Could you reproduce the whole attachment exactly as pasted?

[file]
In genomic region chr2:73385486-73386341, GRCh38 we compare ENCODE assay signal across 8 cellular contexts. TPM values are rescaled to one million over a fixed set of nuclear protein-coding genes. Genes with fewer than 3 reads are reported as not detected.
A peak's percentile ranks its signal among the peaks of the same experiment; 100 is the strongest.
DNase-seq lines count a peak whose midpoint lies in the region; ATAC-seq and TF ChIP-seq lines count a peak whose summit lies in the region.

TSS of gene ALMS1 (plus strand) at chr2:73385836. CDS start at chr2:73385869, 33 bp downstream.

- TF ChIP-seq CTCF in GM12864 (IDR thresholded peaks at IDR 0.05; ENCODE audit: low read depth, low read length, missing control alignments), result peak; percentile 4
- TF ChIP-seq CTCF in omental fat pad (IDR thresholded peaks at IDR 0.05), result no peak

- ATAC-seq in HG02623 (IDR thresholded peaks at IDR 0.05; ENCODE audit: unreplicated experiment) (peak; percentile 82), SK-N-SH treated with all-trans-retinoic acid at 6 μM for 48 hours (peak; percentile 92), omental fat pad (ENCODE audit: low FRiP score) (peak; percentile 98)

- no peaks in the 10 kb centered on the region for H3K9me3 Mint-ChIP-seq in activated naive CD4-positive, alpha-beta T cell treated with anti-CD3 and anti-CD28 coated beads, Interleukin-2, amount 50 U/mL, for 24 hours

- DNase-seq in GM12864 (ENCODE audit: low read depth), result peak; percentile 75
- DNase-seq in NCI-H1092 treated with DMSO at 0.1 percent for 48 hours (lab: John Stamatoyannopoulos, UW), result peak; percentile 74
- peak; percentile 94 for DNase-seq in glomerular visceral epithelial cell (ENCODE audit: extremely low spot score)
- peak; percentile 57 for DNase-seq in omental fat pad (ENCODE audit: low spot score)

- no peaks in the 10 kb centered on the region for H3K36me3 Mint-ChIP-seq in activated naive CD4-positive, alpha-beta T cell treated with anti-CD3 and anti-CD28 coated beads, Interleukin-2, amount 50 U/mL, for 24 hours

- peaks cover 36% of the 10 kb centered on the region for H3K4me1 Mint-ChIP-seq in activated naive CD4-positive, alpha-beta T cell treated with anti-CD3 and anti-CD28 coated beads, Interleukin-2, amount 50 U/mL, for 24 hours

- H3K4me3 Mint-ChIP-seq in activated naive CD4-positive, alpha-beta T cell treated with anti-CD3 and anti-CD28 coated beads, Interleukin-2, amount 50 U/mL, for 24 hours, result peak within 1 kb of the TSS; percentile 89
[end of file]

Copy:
In genomic region chr2:73385486-73386341, GRCh38 we compare ENCODE assay signal across 8 cellular contexts. TPM values are rescaled to one million over a fixed set of nuclear protein-coding genes. Genes with fewer than 3 reads are reported as not detected.
A peak's percentile ranks its signal among the peaks of the same experiment; 100 is the strongest.
DNase-seq lines count a peak whose midpoint lies in the region; ATAC-seq and TF ChIP-seq lines count a peak whose summit lies in the region.

TSS of gene ALMS1 (plus strand) at chr2:73385836. CDS start at chr2:73385869, 33 bp downstream.

- TF ChIP-seq CTCF in GM12864 (IDR thresholded peaks at IDR 0.05; ENCODE audit: low read depth, low read length, missing control alignments), result peak; percentile 4
- TF ChIP-seq CTCF in omental fat pad (IDR thresholded peaks at IDR 0.05), result no peak

- ATAC-seq in HG02623 (IDR thresholded peaks at IDR 0.05; ENCODE audit: unreplicated experiment) (peak; percentile 82), SK-N-SH treated with all-trans-retinoic acid at 6 μM for 48 hours (peak; percentile 92), omental fat pad (ENCODE audit: low FRiP score) (peak; percentile 98)

- no peaks in the 10 kb centered on the region for H3K9me3 Mint-ChIP-seq in activated naive CD4-positive, alpha-beta T cell treated with anti-CD3 and anti-CD28 coated beads, Interleukin-2, amount 50 U/mL, for 24 hours

- DNase-seq in GM12864 (ENCODE audit: low read depth), result peak; percentile 75
- DNase-seq in NCI-H1092 treated with DMSO at 0.1 percent for 48 hours (lab: John Stamatoyannopoulos, UW), result peak; percentile 74
- peak; percentile 94 for DNase-seq in glomerular visceral epithelial cell (ENCODE audit: extremely low spot score)
- peak; percentile 57 for DNase-seq in omental fat pad (ENCODE audit: low spot score)

- no peaks in the 10 kb centered on the region for H3K36me3 Mint-ChIP-seq in activated naive CD4-positive, alpha-beta T cell treated with anti-CD3 and anti-CD28 coated beads, Interleukin-2, amount 50 U/mL, for 24 hours

- peaks cover 36% of the 10 kb centered on the region for H3K4me1 Mint-ChIP-seq in activated naive CD4-positive, alpha-beta T cell treated with anti-CD3 and anti-CD28 coated beads, Interleukin-2, amount 50 U/mL, for 24 hours

- H3K4me3 Mint-ChIP-seq in activated naive CD4-positive, alpha-beta T cell treated with anti-CD3 and anti-CD28 coated beads, Interleukin-2, amount 50 U/mL, for 24 hours, result peak within 1 kb of the TSS; percentile 89